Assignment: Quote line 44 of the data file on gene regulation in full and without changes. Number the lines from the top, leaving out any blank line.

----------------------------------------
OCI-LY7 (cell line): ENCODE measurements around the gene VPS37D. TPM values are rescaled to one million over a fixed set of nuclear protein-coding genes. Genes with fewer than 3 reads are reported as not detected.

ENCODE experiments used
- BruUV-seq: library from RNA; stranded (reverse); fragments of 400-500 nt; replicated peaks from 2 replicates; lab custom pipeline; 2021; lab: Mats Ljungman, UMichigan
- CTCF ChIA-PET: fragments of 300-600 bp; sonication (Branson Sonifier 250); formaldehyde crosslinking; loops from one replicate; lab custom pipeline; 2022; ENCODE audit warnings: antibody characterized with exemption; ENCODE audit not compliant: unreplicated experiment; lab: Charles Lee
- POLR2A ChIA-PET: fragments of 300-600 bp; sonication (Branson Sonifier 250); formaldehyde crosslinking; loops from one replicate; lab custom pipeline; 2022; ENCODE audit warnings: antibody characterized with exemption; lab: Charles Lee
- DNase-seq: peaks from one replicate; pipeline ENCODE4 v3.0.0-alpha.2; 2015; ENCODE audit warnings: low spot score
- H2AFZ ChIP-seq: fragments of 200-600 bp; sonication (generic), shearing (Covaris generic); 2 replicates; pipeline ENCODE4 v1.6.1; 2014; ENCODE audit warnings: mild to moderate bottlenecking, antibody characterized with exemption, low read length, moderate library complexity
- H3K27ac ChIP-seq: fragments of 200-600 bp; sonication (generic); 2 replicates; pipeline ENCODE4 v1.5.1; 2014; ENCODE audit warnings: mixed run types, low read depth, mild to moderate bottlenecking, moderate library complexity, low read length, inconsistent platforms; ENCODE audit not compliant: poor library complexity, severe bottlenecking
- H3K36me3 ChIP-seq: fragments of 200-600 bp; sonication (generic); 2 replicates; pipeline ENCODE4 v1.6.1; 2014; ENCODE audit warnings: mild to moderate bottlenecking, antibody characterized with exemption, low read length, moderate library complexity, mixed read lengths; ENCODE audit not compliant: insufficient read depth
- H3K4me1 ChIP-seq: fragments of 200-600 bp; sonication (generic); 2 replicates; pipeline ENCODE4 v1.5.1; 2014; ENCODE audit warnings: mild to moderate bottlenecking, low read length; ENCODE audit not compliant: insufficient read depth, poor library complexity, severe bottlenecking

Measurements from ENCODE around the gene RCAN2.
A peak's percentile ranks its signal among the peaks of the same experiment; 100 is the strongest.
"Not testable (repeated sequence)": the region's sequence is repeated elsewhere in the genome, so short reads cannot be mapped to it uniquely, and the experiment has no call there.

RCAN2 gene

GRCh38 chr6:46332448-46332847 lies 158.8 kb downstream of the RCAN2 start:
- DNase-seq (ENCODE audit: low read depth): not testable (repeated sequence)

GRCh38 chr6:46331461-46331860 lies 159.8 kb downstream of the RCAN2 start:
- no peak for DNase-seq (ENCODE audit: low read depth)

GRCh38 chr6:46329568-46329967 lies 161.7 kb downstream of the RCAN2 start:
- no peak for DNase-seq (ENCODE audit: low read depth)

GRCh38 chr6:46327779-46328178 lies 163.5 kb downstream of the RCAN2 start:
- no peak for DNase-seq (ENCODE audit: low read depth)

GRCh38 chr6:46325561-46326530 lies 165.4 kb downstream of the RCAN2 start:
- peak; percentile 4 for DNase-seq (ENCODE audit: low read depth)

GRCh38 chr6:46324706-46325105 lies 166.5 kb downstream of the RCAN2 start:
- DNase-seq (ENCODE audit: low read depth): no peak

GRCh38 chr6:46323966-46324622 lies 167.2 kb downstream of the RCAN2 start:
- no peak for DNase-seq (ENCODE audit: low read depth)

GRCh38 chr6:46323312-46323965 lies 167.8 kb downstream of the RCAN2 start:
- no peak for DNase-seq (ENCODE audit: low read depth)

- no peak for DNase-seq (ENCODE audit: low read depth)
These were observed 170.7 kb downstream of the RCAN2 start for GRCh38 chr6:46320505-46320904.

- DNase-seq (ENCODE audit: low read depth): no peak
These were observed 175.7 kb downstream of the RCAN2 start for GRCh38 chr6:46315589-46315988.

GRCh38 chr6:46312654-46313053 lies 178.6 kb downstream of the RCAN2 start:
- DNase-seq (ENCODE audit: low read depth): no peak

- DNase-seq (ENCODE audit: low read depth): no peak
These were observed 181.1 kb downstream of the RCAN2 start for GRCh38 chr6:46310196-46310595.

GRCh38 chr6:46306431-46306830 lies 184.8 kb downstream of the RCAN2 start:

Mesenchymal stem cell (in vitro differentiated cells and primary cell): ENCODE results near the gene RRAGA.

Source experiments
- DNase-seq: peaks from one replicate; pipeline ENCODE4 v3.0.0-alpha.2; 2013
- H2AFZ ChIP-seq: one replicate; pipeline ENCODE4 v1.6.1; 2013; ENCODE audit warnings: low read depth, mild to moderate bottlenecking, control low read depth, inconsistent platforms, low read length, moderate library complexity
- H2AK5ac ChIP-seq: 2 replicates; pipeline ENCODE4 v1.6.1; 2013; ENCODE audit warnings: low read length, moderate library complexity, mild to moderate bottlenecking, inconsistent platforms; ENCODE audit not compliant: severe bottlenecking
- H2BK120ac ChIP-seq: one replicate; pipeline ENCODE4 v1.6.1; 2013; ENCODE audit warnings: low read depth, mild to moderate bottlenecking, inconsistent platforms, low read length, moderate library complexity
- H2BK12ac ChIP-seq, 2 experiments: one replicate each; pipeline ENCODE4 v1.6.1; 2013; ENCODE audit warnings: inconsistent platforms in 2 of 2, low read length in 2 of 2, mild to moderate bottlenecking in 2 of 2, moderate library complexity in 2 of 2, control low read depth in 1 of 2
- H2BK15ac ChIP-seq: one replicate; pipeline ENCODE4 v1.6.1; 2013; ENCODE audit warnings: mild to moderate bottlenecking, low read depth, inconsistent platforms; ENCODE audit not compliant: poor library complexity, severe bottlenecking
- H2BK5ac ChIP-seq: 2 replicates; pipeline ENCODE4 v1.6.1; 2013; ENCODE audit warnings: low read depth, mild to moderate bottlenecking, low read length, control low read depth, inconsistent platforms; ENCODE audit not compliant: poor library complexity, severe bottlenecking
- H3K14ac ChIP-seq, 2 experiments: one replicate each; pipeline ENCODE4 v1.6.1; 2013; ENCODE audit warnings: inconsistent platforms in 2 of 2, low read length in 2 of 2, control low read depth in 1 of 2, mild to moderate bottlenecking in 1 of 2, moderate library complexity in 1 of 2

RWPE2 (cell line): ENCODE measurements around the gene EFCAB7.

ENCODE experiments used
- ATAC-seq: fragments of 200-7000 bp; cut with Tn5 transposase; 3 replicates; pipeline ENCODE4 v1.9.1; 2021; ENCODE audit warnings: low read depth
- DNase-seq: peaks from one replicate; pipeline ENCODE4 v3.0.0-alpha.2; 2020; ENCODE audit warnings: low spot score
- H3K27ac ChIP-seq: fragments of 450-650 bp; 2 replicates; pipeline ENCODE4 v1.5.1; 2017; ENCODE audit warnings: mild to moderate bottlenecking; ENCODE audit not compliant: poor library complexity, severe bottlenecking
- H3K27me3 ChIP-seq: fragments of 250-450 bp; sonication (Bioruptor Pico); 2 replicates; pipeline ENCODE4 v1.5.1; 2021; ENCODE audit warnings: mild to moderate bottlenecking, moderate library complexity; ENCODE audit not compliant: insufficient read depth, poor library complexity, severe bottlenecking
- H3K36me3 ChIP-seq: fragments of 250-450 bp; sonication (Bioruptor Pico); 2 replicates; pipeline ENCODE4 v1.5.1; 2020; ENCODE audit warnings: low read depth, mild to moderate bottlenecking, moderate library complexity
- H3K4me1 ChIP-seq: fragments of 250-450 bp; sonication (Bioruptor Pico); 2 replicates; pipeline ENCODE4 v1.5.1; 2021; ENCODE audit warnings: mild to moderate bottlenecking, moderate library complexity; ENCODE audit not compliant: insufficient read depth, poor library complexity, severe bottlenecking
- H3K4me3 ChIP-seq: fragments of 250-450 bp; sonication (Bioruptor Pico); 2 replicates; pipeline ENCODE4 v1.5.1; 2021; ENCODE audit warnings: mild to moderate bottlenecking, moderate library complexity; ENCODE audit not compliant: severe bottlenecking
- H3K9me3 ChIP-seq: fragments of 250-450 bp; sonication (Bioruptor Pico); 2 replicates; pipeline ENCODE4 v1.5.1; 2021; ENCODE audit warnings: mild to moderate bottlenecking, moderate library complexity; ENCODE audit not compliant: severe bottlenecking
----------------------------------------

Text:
- H2AK5ac ChIP-seq: 2 replicates; pipeline ENCODE4 v1.6.1; 2013; ENCODE audit warnings: low read length, moderate library complexity, mild to moderate bottlenecking, inconsistent platforms; ENCODE audit not compliant: severe bottlenecking